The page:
The Uninsurable Risk of Clark Griswold: Part II

A few years ago, we shared a post titled, The Uninsurable Risk of Clark Griswold. Much like the classic film itself, that post has remained a seasonal favorite amongst our blog readership. Today we’re taking it one step further (with some help from Rich Nouza, Liability Large Loss Consultant) to break down some of National Lampoon’s Christmas Vacation’s most iconic scenes as we explore the liability risks* and insurance implications of hosting the hap-hap-happiest Christmas since…well, you know. 

In the film, Clark’s cousin Eddie rolls into town in an RV he allegedly “borrowed off a buddy.” Throughout the film the “good-looking vehicle” makes a number of appearances, including the infamous sewer scene. 

What’s the liability of loaning someone your RV? 

Presuming coverage is similar to a personal auto, insurance would follow the RV. The person driving would be a permissive user and entitled to coverage under the RV policy. As such, the insured would have liability and coverage as per the policy.

Is there any difference between the liability of having guests inside your RV versus inside a home? 

Yes. In a premises liability situation with a home, the homeowner has certain duties to warn guests of known dangers, etc. Presuming an RV is akin to a personal auto, those duties are not the same as they would be for a homeowner.

In addition to the RV, Eddie brings along his entire family, including their beloved dog, Snots. Later in the film, Aunt Bethany shows up with her mistakenly-wrapped cat, introducing two furry characters into an already chaotic Christmas.

When a guest visits and brings a pet, how does that impact the homeowner’s liability? If that animal should injure someone in the home, who bears the burden of that liability? 

There would arise a legal question as to who is the “harborer or keeper” of the pet. If the guest is present with their pet, then liability stays with the owner. If the pet owner leaves the premises and the pet is in the care, custody or control of the insured, then liability could transfer to the insured. There could also be some additional liability on the homeowner if they knew of any violent propensities of the pet (i.e. prior bites or aggressiveness) and did not warn other guests, even if the pet owner remains present. Med Pay would also be available.

Early in the film, it is revealed that Clark has plans to use his Christmas bonus to install an in-ground pool. Unbeknownst to his family, the plan is to reveal the surprise swimming pool plan on Christmas Eve.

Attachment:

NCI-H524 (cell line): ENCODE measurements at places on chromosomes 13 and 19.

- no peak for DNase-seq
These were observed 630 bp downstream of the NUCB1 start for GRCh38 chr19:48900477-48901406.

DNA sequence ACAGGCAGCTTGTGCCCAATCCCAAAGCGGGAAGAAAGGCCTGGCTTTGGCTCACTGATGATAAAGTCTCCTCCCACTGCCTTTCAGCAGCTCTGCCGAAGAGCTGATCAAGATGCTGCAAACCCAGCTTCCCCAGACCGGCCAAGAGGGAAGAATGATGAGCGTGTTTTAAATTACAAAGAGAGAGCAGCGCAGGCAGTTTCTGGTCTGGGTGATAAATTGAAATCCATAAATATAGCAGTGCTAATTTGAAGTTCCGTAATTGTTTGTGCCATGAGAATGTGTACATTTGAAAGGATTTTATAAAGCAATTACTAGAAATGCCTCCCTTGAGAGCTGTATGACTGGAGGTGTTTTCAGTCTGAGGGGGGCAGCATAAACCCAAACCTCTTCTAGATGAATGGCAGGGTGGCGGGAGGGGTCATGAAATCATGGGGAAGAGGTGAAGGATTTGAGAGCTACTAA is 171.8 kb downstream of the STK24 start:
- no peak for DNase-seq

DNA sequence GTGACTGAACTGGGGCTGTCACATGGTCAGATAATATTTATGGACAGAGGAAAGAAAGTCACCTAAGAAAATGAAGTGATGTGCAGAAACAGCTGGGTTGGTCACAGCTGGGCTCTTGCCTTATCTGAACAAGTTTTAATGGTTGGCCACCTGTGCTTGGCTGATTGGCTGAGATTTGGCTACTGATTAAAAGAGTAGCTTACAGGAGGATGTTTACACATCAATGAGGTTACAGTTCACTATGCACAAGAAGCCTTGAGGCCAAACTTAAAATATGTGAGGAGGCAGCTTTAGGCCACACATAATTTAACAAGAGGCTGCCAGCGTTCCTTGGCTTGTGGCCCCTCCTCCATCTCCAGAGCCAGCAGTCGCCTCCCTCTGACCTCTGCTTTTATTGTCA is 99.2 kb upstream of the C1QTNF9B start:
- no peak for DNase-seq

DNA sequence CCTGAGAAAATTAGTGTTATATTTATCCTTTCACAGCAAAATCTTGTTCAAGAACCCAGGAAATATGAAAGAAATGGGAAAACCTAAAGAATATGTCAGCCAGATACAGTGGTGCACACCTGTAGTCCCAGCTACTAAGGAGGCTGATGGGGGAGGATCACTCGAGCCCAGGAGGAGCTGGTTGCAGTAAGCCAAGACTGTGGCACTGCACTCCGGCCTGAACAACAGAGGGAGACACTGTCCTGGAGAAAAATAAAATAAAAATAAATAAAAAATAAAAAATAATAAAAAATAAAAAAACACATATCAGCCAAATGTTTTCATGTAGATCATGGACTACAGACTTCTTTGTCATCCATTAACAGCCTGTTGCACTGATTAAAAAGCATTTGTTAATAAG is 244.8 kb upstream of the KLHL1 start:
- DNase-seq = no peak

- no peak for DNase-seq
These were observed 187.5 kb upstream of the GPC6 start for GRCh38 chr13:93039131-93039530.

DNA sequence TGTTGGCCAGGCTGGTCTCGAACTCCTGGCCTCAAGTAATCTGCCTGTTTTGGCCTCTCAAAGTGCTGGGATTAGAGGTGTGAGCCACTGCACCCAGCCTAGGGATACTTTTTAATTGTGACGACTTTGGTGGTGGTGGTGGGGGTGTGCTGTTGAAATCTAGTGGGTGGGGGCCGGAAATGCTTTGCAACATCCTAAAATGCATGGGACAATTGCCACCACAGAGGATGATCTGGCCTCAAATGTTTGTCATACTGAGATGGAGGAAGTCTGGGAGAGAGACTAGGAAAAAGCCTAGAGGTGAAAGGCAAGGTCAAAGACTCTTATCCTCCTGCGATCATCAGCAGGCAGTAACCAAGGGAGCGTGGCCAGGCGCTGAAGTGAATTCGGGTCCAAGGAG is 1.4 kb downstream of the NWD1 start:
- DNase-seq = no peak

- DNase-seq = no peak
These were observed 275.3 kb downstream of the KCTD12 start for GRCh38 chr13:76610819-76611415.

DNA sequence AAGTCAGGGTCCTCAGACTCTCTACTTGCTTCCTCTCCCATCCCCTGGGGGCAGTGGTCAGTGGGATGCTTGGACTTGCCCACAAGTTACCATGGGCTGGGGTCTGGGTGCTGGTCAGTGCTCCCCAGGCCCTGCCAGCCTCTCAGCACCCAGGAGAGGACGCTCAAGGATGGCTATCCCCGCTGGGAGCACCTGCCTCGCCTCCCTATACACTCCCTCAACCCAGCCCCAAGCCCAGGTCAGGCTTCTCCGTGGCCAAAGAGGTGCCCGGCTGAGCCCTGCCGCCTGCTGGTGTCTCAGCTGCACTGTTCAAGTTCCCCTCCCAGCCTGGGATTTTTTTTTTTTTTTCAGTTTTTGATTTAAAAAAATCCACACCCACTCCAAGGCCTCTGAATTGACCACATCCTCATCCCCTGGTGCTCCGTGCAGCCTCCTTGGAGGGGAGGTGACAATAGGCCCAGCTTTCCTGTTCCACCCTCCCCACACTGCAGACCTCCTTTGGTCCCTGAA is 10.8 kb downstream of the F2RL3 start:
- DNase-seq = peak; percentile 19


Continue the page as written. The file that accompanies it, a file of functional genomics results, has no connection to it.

How does a pool impact liability as a homeowner? 

The same kind of premises liability analysis would be conducted with respect to any claims related to a pool. Pools are oftentimes referred to as an “attractive nuisance,” such that small children wander to them, which is why fencing, alarms, etc. are recommended to safeguard from those potential exposures.

Like any true holiday gathering, food plays a pivotal role through the film. In addition to a Jell-O mould decorated with cat food and several moosehead mugs full of unrefrigerated eggnog, one of the most iconic scenes is Christmas dinner gone awry during which the extremely overcooked turkey unfurls in front of a table full of hungry dinner guests. 

Can a host be held liable if they accidentally give their guests food poisoning? 

The answer is likely “maybe” depending on the situation and whether the food poisoning would meet the definition of an “occurrence.” We would have to run the negligence test of duties owed, duties breached, cause and damage to determine liability.

After a disappointing Christmas bonus arrives in the form of a subscription to the Jelly of the Month Club, Clark goes on an iconic tirade about his boss. A well-intentioned (albeit highly misguided) Cousin Eddie takes it upon himself to kidnap Clark’s boss, bringing him back to the Griswold house so Clark can give him a piece of his mind. Shortly thereafter, the family is surprised by a SWAT team bursting through all their doors and windows. 

If SWAT raids your house (smashing windows, doors, etc.), are those damages covered?

The type of damage is likely not covered, as most homeowner policies contain an exclusion for damages caused by governmental action. The government has sovereign immunity, and would not pay for those damages. An exception to this exclusion is with respect to fire department damage caused during the course of fighting a fire.

It might be easy to assume these kinds of wild scenarios are limited to the theatrics of Hollywood, but we’ve been known to hear a memorable story or two passing through the halls of Central. Here are a couple from our Claims Department: 

“I had a claim for a policyholder who walked into a neighbor’s home with a handful of bottle rockets on New Year’s Eve. Somehow, he accidentally lit them causing approximately $50,000 in damages to the home’s interior and contents.”

-Tommy Brack, SERO Regional Claims Manager

“[Not unlike Clark Griswold] a plaintiff fell through the attic, then sued the homebuilder. Unfortunately, the plaintiff sustained some serious injuries, but we prevailed on summary judgment.”

-Jeremy McMichen, Southeast Regional Office Liability Claim Supervisor

However you celebrate the season, we hope your holidays are safe, healthy and happy. 

*The information above is of a general nature and your policy and coverages provided may differ from the examples provided. Please read your policy in its entirety to determine your actual coverage available.

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